At the 2015 Workers’ Compensation Educational Conference in Orlando, a panel discussed the shift from networks focused on discounts and penetration to that of quality of care and outcomes received by injured workers. The panel consisted of:
- Greg Moore – President, Harbor Health
- Kimberly George – Senior Vice President, Sedgwick
- Dr Jacob Lazarovic – Chief Medical Officer, Broadspire
- Mark Walls – Vice President Communications & Strategic Analysis, Safety National
Key components to an outcomes-based scoring model are:
- Claim duration
- Return to work
- Recidivism (reopening rate)
- Following established treatment and return-to-work guidelines (ODG)
- Litigation rate
- Medical and indemnity paid
- Claims team surveys
- Billing, pre and post bill review
- Peer comparison
The scoring model needs to capture both variations in severity type, and whether the employer is cooperative with providing return to work. The model needs to be constantly updated to keep it current. If your model is pulling from bill review data, it can be receiving updated data on a daily basis. Evaluating billing data before and after bill review offers insights into fraud, waste, abuse and new trends. The provider or clinic score can be updated on a quarterly basis based on the data. Scoring may not be as frequent for smaller entities without a statistically-accurate sample of claims with which to score quarterly. Communication with the entire claims team is important for effective use of the program. Having the data without it being actionable at the desks and in the field is useless. Engaging providers in the scoring process and outcomes scores will drive success because it will educate providers on opportunities and outcomes.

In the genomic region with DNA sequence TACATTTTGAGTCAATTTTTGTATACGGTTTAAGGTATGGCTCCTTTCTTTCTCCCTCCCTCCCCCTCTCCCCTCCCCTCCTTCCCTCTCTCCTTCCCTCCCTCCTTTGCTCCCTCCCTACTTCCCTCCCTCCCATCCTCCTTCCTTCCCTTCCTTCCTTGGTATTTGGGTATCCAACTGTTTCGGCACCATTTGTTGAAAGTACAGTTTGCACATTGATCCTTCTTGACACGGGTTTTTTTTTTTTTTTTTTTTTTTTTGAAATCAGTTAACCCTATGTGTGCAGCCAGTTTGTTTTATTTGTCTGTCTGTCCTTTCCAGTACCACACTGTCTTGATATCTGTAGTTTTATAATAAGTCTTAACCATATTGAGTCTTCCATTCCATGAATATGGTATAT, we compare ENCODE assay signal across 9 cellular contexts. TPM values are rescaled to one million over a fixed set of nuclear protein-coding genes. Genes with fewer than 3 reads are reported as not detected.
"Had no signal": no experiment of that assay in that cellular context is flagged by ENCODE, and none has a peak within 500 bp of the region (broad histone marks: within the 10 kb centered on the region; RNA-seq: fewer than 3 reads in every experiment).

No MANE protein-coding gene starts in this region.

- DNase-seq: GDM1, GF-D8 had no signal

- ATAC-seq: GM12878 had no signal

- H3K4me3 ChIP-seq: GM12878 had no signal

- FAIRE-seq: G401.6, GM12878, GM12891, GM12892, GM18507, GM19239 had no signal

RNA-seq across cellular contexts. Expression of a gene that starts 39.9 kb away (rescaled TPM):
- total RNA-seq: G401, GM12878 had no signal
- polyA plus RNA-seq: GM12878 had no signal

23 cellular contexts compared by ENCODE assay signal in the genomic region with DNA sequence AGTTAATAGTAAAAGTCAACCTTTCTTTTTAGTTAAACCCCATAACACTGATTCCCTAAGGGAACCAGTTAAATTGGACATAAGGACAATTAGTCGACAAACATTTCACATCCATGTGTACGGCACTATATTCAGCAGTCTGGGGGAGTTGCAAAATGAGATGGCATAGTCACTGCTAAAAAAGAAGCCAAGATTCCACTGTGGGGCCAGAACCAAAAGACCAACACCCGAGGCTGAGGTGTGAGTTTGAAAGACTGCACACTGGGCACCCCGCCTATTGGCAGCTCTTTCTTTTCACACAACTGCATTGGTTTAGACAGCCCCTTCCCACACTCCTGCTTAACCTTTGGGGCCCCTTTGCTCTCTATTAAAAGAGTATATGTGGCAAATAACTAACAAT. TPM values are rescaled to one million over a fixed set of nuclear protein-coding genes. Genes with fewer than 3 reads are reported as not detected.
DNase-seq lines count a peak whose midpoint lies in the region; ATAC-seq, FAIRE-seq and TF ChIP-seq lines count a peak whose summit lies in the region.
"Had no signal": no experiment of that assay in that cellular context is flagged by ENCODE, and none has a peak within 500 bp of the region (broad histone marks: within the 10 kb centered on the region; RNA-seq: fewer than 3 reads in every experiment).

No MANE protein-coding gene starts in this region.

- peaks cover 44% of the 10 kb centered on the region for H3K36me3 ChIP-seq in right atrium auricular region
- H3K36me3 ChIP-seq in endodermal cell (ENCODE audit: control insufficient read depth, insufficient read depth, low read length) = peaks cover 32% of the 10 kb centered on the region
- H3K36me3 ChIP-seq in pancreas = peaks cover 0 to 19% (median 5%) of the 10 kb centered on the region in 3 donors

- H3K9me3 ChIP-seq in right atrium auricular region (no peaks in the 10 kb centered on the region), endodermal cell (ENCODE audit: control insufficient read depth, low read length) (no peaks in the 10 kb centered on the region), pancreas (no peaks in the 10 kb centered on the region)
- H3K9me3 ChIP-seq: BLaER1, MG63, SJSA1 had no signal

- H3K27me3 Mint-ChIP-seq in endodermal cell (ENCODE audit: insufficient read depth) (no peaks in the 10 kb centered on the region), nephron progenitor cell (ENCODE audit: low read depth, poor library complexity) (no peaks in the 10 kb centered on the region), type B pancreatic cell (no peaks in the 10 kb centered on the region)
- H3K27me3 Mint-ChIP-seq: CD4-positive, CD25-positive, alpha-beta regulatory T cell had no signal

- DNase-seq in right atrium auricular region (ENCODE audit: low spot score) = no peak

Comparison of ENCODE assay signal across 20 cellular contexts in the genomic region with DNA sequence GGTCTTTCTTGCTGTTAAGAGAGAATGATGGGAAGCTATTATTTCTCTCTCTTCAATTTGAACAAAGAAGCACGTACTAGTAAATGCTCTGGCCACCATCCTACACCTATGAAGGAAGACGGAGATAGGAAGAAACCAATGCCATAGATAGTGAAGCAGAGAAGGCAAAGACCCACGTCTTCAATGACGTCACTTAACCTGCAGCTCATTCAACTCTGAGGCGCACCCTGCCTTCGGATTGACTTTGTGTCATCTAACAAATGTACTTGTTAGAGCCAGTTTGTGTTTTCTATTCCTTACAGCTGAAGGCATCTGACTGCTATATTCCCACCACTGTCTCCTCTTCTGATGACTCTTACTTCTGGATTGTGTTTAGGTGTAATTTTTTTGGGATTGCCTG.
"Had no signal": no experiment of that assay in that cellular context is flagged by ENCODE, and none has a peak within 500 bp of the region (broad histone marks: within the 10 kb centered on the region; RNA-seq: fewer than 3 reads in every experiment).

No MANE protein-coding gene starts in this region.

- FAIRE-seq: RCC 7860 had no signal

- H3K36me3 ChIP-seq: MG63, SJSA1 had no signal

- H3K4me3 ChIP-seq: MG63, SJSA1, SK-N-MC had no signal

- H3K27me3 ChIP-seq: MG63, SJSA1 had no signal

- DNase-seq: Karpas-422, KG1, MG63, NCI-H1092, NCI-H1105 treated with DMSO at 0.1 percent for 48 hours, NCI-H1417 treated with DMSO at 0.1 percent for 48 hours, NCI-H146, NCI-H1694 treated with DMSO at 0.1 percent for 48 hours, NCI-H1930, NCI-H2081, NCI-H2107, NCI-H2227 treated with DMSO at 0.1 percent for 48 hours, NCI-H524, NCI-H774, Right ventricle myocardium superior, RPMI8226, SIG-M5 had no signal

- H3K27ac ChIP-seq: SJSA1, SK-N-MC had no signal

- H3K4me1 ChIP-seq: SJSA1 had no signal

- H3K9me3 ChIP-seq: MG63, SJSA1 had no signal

One of the challenges in ranking can be whether you are scoring an individual provider versus groups or health systems. Often times you end up scoring on the group or health system data because the individual data is not statistically significant, or the billing information provided is not sufficient to classify items by individual physician.
The business model for an outcomes-based network moves away from the traditional model that looks at discount below fee schedule and proximity to the employer. Instead, it focuses on those providers that deliver the best outcomes for injured workers. When you identify those best physicians, you need to pay them fairly, even if that means more than the fee schedule. The additional money you spend on a fee for service basis will easily be recovered in duration and utilization of treatment. The modeling of outcomes allows an outcomes-based network to offer value-based reimbursements, which incentivizes physicians to engage in the outcomes program and improves overall performance.
This also requires a shift in how the networks are compensated. Instead of their fees being based on a percentage of savings below fee schedule, their fees are based on a per-bill basis.
The outcomes from these networks has been very favorable. Data presented from over 147,000 claims in California showed that the cost per claim for a five-star provider was 16 times less than what was delivered by a one-star provider. Average lost time days was 10 times greater with one-star providers versus five-star. Duration of the claim was nine times greater for a one-star versus a five-star.